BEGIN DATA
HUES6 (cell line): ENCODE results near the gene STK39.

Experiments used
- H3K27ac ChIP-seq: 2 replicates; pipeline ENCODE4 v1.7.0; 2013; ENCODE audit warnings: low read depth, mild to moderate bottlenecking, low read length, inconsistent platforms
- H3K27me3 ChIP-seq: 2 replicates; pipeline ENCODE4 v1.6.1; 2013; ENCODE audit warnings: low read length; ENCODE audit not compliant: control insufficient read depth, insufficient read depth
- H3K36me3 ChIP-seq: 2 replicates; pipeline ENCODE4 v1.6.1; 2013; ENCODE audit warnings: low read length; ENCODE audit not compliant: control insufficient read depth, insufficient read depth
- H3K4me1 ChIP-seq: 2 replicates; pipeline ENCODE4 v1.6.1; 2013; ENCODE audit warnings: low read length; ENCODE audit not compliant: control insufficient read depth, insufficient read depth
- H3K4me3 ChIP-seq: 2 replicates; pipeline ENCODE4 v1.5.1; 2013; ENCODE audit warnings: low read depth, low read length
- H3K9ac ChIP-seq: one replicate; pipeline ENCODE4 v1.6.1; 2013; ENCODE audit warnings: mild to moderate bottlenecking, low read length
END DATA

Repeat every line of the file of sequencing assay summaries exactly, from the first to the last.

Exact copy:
HUES6 (cell line): ENCODE results near the gene STK39.

Experiments used
- H3K27ac ChIP-seq: 2 replicates; pipeline ENCODE4 v1.7.0; 2013; ENCODE audit warnings: low read depth, mild to moderate bottlenecking, low read length, inconsistent platforms
- H3K27me3 ChIP-seq: 2 replicates; pipeline ENCODE4 v1.6.1; 2013; ENCODE audit warnings: low read length; ENCODE audit not compliant: control insufficient read depth, insufficient read depth
- H3K36me3 ChIP-seq: 2 replicates; pipeline ENCODE4 v1.6.1; 2013; ENCODE audit warnings: low read length; ENCODE audit not compliant: control insufficient read depth, insufficient read depth
- H3K4me1 ChIP-seq: 2 replicates; pipeline ENCODE4 v1.6.1; 2013; ENCODE audit warnings: low read length; ENCODE audit not compliant: control insufficient read depth, insufficient read depth
- H3K4me3 ChIP-seq: 2 replicates; pipeline ENCODE4 v1.5.1; 2013; ENCODE audit warnings: low read depth, low read length
- H3K9ac ChIP-seq: one replicate; pipeline ENCODE4 v1.6.1; 2013; ENCODE audit warnings: mild to moderate bottlenecking, low read length